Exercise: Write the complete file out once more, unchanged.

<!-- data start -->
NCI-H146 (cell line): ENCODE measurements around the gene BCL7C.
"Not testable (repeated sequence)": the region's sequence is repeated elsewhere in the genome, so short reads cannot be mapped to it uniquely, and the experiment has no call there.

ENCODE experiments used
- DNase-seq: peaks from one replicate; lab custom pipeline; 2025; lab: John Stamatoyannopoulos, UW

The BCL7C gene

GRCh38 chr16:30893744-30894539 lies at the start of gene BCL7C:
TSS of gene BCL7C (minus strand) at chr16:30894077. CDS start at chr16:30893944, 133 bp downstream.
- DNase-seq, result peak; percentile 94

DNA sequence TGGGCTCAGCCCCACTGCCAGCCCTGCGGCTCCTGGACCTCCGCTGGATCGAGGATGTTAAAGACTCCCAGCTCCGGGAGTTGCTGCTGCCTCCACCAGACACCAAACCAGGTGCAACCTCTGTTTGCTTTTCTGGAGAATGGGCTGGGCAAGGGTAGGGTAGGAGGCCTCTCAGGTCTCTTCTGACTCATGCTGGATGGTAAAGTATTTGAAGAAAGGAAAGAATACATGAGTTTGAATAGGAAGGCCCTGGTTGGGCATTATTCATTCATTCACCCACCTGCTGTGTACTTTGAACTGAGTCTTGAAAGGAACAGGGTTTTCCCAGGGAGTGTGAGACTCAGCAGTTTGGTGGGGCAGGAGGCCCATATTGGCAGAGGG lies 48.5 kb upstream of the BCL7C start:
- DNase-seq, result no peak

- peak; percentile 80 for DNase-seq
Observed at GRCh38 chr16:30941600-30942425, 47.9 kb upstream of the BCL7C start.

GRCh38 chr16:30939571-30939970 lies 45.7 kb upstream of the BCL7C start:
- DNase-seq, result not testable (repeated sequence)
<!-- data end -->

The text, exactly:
NCI-H146 (cell line): ENCODE measurements around the gene BCL7C.
"Not testable (repeated sequence)": the region's sequence is repeated elsewhere in the genome, so short reads cannot be mapped to it uniquely, and the experiment has no call there.

ENCODE experiments used
- DNase-seq: peaks from one replicate; lab custom pipeline; 2025; lab: John Stamatoyannopoulos, UW

The BCL7C gene

GRCh38 chr16:30893744-30894539 lies at the start of gene BCL7C:
TSS of gene BCL7C (minus strand) at chr16:30894077. CDS start at chr16:30893944, 133 bp downstream.
- DNase-seq, result peak; percentile 94

DNA sequence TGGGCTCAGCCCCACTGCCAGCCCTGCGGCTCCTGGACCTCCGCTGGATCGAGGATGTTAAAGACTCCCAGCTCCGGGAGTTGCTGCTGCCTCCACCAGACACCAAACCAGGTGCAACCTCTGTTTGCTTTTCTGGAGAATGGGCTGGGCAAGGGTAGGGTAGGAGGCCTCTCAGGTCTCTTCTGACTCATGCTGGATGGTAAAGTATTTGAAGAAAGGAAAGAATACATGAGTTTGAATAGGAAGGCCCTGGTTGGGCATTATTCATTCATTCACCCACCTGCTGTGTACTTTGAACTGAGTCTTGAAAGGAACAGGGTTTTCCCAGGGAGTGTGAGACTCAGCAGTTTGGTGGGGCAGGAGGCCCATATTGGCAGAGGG lies 48.5 kb upstream of the BCL7C start:
- DNase-seq, result no peak

- peak; percentile 80 for DNase-seq
Observed at GRCh38 chr16:30941600-30942425, 47.9 kb upstream of the BCL7C start.

GRCh38 chr16:30939571-30939970 lies 45.7 kb upstream of the BCL7C start:
- DNase-seq, result not testable (repeated sequence)